Going Green

Environmental issues, energy and electric cars

Using electric school buses to power the grid / Remote driving and Starlink

Vehicle to Grid (v2g) to provide power from car batteries is tough. A new venture wants to do it with electric school buses, which follow a fixed schedule and have big batteries. I examine how that would work at:

Electric Schoolbuses and V2G

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Aboard the Energy Observer, a French hydrogen/solar/wind powered boat

I got a chance to visit the Energy Observer, a French boat powered by solar and wind with hydrogen energy storage as it visited SF while sailing around the world.

Hydrogen doesn't work so well in cars, but it can make sense in other places like aircraft, trucks and grid. But what about on a boat?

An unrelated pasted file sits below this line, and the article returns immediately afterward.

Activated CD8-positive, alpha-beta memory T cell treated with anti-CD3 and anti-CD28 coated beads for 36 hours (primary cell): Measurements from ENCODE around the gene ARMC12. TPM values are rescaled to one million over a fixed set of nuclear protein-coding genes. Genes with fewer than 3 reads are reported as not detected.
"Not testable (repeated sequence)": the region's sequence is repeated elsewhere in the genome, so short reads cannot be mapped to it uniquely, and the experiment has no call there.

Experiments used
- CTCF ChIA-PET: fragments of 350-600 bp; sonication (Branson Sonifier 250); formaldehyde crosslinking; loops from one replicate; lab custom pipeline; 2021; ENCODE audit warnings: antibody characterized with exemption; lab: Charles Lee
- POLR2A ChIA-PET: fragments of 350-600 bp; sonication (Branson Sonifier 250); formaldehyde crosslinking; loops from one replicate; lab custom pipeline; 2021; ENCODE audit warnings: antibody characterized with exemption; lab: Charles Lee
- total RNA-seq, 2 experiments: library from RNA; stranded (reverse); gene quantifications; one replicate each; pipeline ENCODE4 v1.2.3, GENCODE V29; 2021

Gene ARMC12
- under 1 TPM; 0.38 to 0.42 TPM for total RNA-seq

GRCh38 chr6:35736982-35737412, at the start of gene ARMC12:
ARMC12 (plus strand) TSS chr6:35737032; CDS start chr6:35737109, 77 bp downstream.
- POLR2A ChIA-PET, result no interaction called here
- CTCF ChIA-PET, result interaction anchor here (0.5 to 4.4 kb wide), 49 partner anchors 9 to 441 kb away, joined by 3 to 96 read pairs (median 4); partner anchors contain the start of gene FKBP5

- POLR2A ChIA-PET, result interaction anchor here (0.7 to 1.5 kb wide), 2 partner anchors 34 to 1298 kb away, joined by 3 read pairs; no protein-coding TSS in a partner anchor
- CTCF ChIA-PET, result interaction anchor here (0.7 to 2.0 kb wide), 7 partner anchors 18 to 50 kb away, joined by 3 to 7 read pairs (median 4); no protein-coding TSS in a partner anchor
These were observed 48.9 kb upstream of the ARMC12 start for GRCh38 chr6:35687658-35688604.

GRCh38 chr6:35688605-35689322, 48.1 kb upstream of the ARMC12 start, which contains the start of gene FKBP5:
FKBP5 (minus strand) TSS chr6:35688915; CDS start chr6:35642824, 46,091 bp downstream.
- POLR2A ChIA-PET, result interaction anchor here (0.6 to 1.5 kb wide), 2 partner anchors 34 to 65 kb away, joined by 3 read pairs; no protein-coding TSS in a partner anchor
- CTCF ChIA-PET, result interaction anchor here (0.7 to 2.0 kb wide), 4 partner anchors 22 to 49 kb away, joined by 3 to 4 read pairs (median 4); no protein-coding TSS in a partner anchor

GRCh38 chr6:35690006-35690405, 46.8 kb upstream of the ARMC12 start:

Read my analysis at Aboard the Energy Observer, a French hydrogen/solar/wind powered boat

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Washington State vetoes all-EV law due to road usage requirement, but it's not so hard

Governor Inslee of Washington has refused to sign a bill he says he supports, which bans new fossil cars by 2030. He refused to sign it because it ties it to creating a road use tax system for EVs, which he says he also supports, but not in the same bill.

He might be right, but the reality is that having a road use tax system is a pretty trivial thing for the cars of 2030. In fact the Teslas of 2018 could do it with a software update.

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The Biden EV infrastructure plan can be done for cheap

President Biden has proposed massive spending on electric vehicle infrastructure, including 500,000 charging stations. Yet the first 100,000 stations were deployed for the wrong reasons, and many sit mostly unused. We do want lots of charging stations, but they don't need to be very expensive at all. I outline how in this new Forbes site article at:

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Foolish California Bill demands a robocars be electric by 2025